29 CMOS Properties Full rail-to-rail swing; high noise margins EE141CMOS PropertiesFull rail-to-rail swing; high noise marginsLogic levels not dependent upon the relative device sizes; ratiolessAlways a path to Vdd or Gnd in steady state; low output impedanceExtremely high input resistance; nearly zero steady-state input currentNo direct path steady state between power and ground; no static power dissipationPropagation delay function of load capacitance and resistance of transistors
30 Switch Delay Model Req A A B Rp A Rn CL Cint CL B Rn A Rp Cint A Rp A EE141Switch Delay ModelReqAABRpARnCLCintCLBRnARpCintARpARpARnCLNote capacitance on the internal node – due to the source grain of the two fets in series and the overlap gate capacitances of the two fets in seriesNOR2INVNAND2
31 Input Pattern Effects on Delay EE141Input Pattern Effects on DelayDelay is dependent on the pattern of inputsLow to high transitionboth inputs go lowdelay is 0.69 Rp/2 CLone input goes lowdelay is 0.69 Rp CLHigh to low transitionboth inputs go highdelay is Rn CLARpBRpCLRnBARnCint
32 Delay Dependence on Input Patterns EE141Delay Dependence on Input PatternsInput DataPatternDelay(psec)A=B=0167A=1, B=0164A= 01, B=161A=B=1045A=1, B=1080A= 10, B=181A=B=10A=1 0, B=1Voltage [V]A=1, B=10Gate sizing should result in approximately equal worst case rise and fall times.Reason for difference in the last two delays is due to internal node capacitance of the pulldown stack. When A transitions, the pullup only has to charge CL; when A=1 and B transitions pullup have to charge up both CL and Cint.For high to low transitions (first three cases) delay depends on state of internal node. Worst case happens when internal node is charged up to VDD – VTn.Conclusions: Estimates of delay can be fairly complex – have to consider internal node capacitances and the data patterns.time [ps]NMOS = 0.5m/0.25 mPMOS = 0.75m/0.25 mCL = 100 fF
33 Transistor Sizing CL B Rn A Rp Cint B Rp A Rn CL Cint 4 2 2 1 EE141 Assumes Rp = Rn1
35 Transistor Sizing a Complex CMOS Gate EE141Transistor Sizing a Complex CMOS GateAB8643C86D46OUT = D + A • (B + C)For class lecture.Red sizing assuming Rp = RnFollow short path first; note PMOS for C and B 4 rather than 3 – average in pull-up chain of three – (4+4+2)/3 = 3Also note structure of pull-up and pull-down to minimize diffusion cap at output (e.g., single PMOS drain connected to output)Green for symmetric response and for performance (where Rn = 3 Rp)Sizing rules of thumbPMOS = 3 * NMOS1 in series = 12 in series = 23 in series = 3etc.A2D1B2C2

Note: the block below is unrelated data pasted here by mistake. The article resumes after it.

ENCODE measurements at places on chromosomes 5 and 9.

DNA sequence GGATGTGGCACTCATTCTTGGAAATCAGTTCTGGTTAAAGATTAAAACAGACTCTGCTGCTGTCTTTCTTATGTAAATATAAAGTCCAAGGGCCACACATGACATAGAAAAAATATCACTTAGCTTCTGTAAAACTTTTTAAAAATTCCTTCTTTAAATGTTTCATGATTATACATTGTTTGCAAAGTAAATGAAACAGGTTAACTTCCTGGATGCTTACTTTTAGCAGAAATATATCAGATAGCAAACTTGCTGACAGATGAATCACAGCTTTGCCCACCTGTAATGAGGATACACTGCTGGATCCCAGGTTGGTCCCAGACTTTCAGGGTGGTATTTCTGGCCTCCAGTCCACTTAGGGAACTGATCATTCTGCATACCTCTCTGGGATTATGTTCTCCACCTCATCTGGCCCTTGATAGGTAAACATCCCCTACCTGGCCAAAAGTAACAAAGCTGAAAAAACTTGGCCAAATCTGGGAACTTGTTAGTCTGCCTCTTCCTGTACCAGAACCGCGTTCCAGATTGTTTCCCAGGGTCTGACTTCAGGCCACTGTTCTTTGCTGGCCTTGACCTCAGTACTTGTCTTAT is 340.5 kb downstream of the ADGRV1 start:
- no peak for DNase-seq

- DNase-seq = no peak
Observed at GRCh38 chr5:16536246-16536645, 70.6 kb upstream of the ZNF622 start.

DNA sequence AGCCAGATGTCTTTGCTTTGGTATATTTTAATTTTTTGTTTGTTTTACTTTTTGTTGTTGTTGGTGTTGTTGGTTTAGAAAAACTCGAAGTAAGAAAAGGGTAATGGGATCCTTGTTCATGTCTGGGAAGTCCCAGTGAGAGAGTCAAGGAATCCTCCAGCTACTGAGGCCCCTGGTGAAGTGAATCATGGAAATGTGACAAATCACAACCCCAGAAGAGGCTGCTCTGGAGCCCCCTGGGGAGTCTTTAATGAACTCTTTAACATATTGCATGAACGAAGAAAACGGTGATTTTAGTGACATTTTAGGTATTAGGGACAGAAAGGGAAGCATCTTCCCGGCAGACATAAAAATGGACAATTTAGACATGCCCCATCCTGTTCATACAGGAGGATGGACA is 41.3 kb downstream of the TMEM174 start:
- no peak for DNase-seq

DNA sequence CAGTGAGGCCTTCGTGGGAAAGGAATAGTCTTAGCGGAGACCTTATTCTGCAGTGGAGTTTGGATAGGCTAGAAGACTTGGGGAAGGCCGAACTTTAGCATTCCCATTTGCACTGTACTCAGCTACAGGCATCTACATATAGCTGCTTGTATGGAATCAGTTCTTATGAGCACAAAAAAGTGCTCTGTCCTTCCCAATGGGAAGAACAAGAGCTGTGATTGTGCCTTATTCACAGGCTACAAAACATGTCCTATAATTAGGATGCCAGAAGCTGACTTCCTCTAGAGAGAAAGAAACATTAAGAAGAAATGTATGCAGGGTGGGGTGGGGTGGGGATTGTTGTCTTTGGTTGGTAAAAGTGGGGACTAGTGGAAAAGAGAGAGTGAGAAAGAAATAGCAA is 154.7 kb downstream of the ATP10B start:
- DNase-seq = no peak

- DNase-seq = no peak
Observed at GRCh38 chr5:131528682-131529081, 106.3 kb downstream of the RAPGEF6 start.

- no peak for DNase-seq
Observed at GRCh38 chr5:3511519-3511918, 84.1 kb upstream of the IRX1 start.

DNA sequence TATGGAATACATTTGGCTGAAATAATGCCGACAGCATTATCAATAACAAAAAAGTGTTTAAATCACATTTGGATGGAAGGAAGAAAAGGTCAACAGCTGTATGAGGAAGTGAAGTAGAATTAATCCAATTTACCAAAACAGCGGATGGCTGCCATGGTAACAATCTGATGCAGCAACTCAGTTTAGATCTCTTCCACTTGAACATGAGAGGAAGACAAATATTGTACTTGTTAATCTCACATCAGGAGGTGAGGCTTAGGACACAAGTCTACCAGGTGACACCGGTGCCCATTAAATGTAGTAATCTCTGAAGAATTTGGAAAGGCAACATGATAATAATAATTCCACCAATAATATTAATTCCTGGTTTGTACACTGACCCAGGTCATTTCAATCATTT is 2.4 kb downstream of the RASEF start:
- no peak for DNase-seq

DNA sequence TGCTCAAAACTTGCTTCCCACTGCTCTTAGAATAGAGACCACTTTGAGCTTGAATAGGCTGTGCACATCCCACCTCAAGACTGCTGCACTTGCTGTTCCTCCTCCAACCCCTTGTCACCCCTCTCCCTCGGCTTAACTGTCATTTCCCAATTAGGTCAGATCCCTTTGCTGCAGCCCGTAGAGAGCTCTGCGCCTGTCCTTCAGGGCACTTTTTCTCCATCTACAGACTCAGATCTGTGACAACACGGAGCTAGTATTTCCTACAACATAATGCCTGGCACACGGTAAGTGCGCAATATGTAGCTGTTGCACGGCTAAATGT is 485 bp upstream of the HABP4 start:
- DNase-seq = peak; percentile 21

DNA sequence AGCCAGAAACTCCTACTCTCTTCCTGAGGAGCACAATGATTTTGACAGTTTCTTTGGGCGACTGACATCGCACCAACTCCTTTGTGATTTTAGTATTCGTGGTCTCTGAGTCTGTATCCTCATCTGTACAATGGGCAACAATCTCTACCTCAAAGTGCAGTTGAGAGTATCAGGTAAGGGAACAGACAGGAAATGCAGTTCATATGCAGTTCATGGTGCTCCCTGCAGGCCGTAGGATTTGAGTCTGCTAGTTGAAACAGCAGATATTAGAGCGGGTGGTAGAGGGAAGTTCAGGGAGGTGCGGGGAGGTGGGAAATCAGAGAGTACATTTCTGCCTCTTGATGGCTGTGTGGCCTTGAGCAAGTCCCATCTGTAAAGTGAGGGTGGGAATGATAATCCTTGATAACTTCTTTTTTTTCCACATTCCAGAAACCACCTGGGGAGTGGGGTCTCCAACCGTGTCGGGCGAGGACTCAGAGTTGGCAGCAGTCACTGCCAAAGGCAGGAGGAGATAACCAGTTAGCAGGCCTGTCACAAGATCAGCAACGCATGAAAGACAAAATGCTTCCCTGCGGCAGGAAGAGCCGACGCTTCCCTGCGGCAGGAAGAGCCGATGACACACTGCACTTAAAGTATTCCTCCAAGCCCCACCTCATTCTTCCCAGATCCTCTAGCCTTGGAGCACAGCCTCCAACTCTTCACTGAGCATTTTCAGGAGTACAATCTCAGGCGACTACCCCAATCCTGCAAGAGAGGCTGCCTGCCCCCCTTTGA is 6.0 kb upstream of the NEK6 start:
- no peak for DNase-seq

36 Fan-In Considerations EE141Fan-In ConsiderationsABCDCLADistributed RC model(Elmore delay)tpHL = 0.69 Reqn(C1+2C2+3C3+4CL)Propagation delay deteriorates rapidly as a function of fan-in – quadratically in the worst case.C3BC2CWhile output capacitance makes full swing transition (from VDD to 0), internal nodes only transition from VDD-VTn to GNDC1, C2, C3 on the order of 0.85 fF for W/L of 0.5/0.25 NMOS and 0.375/0.25 PMOSCL of 3.2 fF with no output load (all diffusion capacitance – intrinsic capacitance of the gate itself).To give a 80.3 psec tpHL (simulated as 86 psec)C1D
37 tp as a Function of Fan-In EE141tp as a Function of Fan-IntpHLquadraticlineartpGates with a fan-in greater than 4 should be avoided.tp (psec)tpLHFixed fan-out (NMOS 0.5 micrcon, PMOS 1.5 micron)tpLH increases linearly due to the linearly increasing value of the diffusion capacitancetpHL increase quadratically due to the simultaneous incrase in pull-down resistance and internal capacitancefan-in
38 tp as a Function of Fan-Out EE141tp as a Function of Fan-OutAll gates have the same drive current.tpNOR2tpNAND2tpINVtp (psec)Slope is a function of “driving strength”slope is a function of the driving strengtheff. fan-out
39 tp as a Function of Fan-In and Fan-Out EE141tp as a Function of Fan-In and Fan-OutFan-in: quadratic due to increasing resistance and capacitanceFan-out: each additional fan-out gate adds two gate capacitances to CLtp = a1FI + a2FI2 + a3FOa1 term is for parallel chain, a2 term is for serial chain, a3 is fan-out
40 Practical Optimization The previous arguments regarding tp raise the question – why build nor at all?Criticality is not a path– but a transition so it is usually only on rising or falling (but not both)NOR forms have bad pull-up but good pull downNAND forms have bad pull-down but good pull upDetermine the critical transition(s) and design for them– using Elmore or Simulation on the appropriate edge only!Logical Effort presupposes uniform rise and fall times, so good in general, but can be beatStatic Timing Analyzers nearly always get this wrong!
41 Fast Complex Gates: Design Technique 1 EE141Fast Complex Gates: Design Technique 1Transistor sizingas long as fan-out capacitance dominatesProgressive sizingCLDistributed RC lineM1 > M2 > M3 > … > MN(the fet closest to theoutput is the smallest)InNMNM1 have to carry the discharge current from M2, M3, … MN and CL so make it the largestMN only has to discharge the current from MN (no internal capacitances)C3In3M3C2In2M2Can reduce delay by more than 20%; decreasing gains as technology shrinksC1In1M1